connective tissue

Have you heard of this anti-cancer, antioxidant, liver detoxifying mineral?

 Molybdenum is a trace mineral essential for a variety of important functions within the body.

What is it important for?

Anti- cancer properties

Antioxidant support

Liver detoxification

Helps to prevent tooth decay

Important for fertility

Required for the activity of some enzymes in the body

Connective tissue development ( ligaments, cartilage etc)

Breaking down fats

Regulation of iron within the body

Helps to prevent yeast and fungal infections

Needed to convert sulphite to sulphate

Did you know…...?

The molybdenum content in food is vastly dependent on the soil in which it grows and the water it receives for growth.

So how can we include it in our daily diet?

Vegetables and fruit; Cauliflower, green peas, spinach, garlic, tomatoes, celery, cucumber

Beans and pulses; lentils, split peas, black eye peas, lima beans, kidney beans

Seeds and nuts;  sesame seeds, walnuts, almonds

Wholegrains; oats, buckwheat, brown rice, rye, barley

An easy molybdenum rich recipe idea...............

Fragrant Cauliflower Rice
Blitz a whole cauliflower (stalk and leaves removed) in a blender until it resembles slightly larger than couscous sized pieces or alternatively grate the cauliflower by hand
Melt some coconut oil in a pan and throw in a finely chopped onion, a couple of cloves of crushed garlic, 1 teaspoon of turmeric powder, 1 teaspoon of cumin powder, half a teaspoon of ginger powder and season with Himalayan salt and black pepper
Sauté this for a few minutes and keep stirring
Add the cauliflower along with 2 tablespoons or vegetable stock, water or bone broth, gently stir, cover with a lid and allow to steam for approximately 5 minutes
Combine with steamed peas or crushed almonds and serve.

My weekly ‘Nutrient Spotlight’ written for Fields to Fork Organics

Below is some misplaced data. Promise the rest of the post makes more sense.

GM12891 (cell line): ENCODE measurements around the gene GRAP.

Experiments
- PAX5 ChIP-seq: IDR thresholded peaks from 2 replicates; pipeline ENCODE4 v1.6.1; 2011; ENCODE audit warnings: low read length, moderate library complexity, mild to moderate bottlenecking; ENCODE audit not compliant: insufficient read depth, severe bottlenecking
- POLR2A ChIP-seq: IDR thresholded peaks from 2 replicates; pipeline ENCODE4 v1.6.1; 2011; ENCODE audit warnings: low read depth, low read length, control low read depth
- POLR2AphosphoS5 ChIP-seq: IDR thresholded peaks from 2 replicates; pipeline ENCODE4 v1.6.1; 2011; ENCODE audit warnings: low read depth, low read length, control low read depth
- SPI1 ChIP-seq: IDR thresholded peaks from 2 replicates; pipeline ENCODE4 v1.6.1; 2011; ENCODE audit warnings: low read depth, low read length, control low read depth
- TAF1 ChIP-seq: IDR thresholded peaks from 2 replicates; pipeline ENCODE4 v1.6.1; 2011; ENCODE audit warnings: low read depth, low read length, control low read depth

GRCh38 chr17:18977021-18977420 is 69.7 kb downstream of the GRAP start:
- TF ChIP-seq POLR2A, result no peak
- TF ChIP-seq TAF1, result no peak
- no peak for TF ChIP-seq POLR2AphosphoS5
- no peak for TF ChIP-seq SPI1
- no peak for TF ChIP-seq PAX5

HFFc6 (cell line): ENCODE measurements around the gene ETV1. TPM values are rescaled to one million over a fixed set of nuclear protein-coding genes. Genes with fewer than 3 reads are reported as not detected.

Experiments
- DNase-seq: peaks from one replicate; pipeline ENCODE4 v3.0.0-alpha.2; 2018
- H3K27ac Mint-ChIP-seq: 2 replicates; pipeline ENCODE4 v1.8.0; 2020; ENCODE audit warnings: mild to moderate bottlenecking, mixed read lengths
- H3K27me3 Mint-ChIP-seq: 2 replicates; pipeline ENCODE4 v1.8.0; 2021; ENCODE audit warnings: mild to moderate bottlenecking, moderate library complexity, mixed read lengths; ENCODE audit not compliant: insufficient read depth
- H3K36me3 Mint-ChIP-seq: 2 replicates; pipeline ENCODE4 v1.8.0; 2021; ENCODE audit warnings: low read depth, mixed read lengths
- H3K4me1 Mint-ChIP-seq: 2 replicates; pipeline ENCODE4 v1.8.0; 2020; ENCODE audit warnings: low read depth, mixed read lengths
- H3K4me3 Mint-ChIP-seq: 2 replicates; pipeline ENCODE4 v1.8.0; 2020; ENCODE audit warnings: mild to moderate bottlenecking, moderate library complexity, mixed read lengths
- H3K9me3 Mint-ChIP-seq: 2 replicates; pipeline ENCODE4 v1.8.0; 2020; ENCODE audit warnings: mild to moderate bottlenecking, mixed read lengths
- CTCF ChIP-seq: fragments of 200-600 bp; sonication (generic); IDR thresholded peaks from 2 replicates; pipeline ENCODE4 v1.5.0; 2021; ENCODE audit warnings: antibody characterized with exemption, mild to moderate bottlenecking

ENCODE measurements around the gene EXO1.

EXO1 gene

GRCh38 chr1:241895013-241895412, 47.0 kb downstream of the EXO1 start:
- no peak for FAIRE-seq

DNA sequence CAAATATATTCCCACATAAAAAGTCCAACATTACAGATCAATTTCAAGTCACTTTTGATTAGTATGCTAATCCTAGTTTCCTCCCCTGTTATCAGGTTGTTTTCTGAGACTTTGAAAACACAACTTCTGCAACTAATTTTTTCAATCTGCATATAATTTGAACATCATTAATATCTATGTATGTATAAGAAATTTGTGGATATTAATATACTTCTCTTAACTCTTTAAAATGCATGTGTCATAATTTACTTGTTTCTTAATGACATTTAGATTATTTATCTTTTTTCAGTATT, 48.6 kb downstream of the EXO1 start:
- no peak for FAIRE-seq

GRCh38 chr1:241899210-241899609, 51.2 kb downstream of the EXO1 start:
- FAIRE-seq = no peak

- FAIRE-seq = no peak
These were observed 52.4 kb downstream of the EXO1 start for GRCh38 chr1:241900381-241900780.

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Unbelievable Onion!

onion-slice-knife-food-37912.jpg

As a member of the allium family, onions are characteristically rich in sulfur compounds. These give this family of vegetables their pungent smell and taste. Onions have diverse health benefits and are so easy to include in our daily cooking.

Research suggests that regular intake of onions can help reduce the risks of some forms of cancer, in combination with a diet rich in fruit and vegetables. It is also believed that that eating onion regularly supports the cardio vascular system. Onion is thought to have anti-clotting properties, which can prevent unwanted clumping together of blood platelets. Additionally, the sulphur compounds appear to help lower cholesterol and triglycerides, providing protection for the blood vessels and the heart.

The high sulphur content appears to support connective tissue in the body and onion is also believed to protect our bone density. This is especially helpful for post menopausal women.

A unique sulphur molecule found in onion may help to reduce unwanted inflammation. Additionally, the many antioxidants present in onions provide further anti-inflammatory properties.

It is believed that onions are both antibacterial and anti fungal. However the strength of this activity varies depending individual varieties of onions.

Furthermore, onions contain prebiotic, which is a special fibre used as fuel by our good gut bacteria. This helps the good bacteria to flourish, which in turn provides us with many health benefits.

Onion can be included in almost any cooked savoury dish. Alternatively, raw onion can be combined with tomato and mozzarella to make a super salad or with avocado, tomato and chilli to create a spicy guacamole dip. You may even want to throw together a tasty rich onion soup.

To avoid destroying many of onions health benefits, try sauteing in a small amount of broth or water for approximately 7 minutes and garnish with a drizzle of olive oil, ground black pepper and Himalayan salt. 

My weekly ‘Nutritional Nugget’ written for Fields to Fork Organics

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